One of many tangible areas of improvement is addressing the thousands of dollars students spend in addition to tuition on medical school on required things such as exam registration and study materials, applications to medical school and residency, and travel and housing for fourth year away rotations, which may be prohibitive for some to access and/or succeed in medical school. Support within medical school for those from underrepresented backgrounds may look like increasing representation among faculty, ensuring faculty undergo implicit biases training, and improving access to well-planned and timely accommodations for those who need them.

You recently completed your master’s degree in population health sciences, where you studied how transgender teenagers feel about their physical features. What were the most surprising or important findings of that research?

My thesis was a qualitative project that assessed the attitudes of transgender teens toward their own physical features and the related medical interventions. While unsurprising, the study most importantly highlighted in the teens' own words how essential gender-affirming care is to their mental health and survival. Some interesting findings included how many teens (aged 13 - 20) were most interested in care that impacted their upper body and face because that influenced how well they could pass in their world, and less interested in surgeries for their lower body which may not be visible and would be costly with limited resources.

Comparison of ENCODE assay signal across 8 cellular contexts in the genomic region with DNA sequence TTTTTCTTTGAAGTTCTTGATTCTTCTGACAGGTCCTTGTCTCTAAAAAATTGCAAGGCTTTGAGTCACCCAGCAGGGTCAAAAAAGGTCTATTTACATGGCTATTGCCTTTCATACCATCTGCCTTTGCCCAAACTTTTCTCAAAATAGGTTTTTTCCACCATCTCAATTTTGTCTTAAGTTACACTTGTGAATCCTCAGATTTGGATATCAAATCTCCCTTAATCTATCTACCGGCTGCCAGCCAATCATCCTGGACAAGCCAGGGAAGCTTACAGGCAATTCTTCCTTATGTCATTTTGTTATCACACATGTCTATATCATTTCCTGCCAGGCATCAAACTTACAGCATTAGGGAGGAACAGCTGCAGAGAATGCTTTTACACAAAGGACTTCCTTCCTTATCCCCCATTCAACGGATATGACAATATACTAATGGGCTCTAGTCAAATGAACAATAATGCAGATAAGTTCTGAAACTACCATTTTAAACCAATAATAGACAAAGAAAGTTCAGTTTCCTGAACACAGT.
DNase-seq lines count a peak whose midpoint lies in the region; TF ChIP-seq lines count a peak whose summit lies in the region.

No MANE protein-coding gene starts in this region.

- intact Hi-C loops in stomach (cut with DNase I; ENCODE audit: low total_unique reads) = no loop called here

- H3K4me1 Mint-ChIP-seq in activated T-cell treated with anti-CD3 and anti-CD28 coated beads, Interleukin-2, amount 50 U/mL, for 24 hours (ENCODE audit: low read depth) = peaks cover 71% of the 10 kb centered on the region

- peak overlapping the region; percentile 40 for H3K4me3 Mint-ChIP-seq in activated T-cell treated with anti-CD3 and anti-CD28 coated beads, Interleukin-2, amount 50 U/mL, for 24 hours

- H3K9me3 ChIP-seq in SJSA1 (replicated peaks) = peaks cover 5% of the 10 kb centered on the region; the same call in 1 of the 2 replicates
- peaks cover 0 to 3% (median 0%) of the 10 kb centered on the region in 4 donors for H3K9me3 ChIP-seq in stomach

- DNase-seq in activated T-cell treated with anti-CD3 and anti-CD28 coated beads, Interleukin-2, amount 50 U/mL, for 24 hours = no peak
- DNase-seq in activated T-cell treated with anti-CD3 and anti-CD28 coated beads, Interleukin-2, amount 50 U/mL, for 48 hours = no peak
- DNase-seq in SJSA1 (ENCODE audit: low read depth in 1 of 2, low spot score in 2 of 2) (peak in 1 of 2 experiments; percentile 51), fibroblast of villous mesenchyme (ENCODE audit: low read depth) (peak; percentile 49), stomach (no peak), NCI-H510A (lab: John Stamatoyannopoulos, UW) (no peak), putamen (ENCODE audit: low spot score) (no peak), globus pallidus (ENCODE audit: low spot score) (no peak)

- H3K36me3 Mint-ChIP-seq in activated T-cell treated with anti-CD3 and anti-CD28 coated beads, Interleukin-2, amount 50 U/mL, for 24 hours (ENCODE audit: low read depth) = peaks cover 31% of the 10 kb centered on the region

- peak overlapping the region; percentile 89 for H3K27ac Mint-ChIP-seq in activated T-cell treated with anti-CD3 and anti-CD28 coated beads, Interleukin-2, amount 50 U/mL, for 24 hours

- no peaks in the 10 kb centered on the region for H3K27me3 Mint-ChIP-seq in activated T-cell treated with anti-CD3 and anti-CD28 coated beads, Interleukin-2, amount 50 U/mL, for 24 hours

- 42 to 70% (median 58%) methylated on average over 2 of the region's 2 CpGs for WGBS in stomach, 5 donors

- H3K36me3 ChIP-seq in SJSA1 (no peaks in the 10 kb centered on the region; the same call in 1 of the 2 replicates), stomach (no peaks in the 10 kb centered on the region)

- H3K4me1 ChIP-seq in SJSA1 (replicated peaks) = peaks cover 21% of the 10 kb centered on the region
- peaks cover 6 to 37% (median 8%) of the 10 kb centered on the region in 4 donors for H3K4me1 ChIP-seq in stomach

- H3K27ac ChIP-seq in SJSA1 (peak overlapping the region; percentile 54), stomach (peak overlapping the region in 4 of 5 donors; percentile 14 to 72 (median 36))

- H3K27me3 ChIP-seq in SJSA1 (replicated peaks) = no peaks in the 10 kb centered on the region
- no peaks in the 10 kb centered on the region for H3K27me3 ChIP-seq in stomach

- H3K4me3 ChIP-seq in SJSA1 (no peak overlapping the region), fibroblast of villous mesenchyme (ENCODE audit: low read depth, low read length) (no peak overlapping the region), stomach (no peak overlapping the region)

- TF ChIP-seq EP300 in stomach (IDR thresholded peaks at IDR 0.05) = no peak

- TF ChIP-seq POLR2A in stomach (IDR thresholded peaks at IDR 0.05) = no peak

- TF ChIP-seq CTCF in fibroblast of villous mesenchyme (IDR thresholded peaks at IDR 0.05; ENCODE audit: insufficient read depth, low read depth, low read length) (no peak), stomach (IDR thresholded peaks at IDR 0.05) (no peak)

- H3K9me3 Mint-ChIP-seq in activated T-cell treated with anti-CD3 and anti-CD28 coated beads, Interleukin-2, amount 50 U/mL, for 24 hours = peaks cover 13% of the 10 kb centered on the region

How do the rest of your population health science studies inform your studies as a medical student?

The population health sciences program was extremely valuable in contextualizing my education as a medical student. In medical school, we learn most deeply about the cells, organs, and systems of an individual, but health is greatly impacted by the economic, social, and political policies that happen on a population level. The program made me much more comfortable with understanding the health system in these realms, which has in turn informed my academic interests in patient-reported outcome measures and implementation science.

What plans do you have for after you graduate? If you could have any job in the world, what would it be?

I will be a plastic surgery resident at the University of Michigan starting this summer! While it's tough to say where residency and beyond will take me, at this time it would be amazing to one day be back in the south as a part of starting a center for gender-affirming surgery to improve access to care for our transgender populations here.

2023 has been an especially difficult year for transgender communities and for the people who support them, with dozens of state laws being proposed and passed in state legislatures. What’s one strategy that you’ve developed for staying focused and engaged during difficult times?

The transgender communities and gender-affirming care providers on the front lines face an enormous burden of restrictive policies daily that I as a cisgender student do not have to confront in the same way. Intentionally connecting with physician and patient gender affirming care advocates through their events makes me feel motivated to pursue this line of work. 

The tenacity and bravery with which they defend gender equity and access to care is extremely inspiring, and gives me a sense of purpose to aspire to while in the early stages of training.

What passions or hobbies do you have outside of Duke?

I am a big fan of exploring Durham's food scene, hiking, painting, and scuba diving. As an NC native, I'll be sad to leave all of our beautiful nature.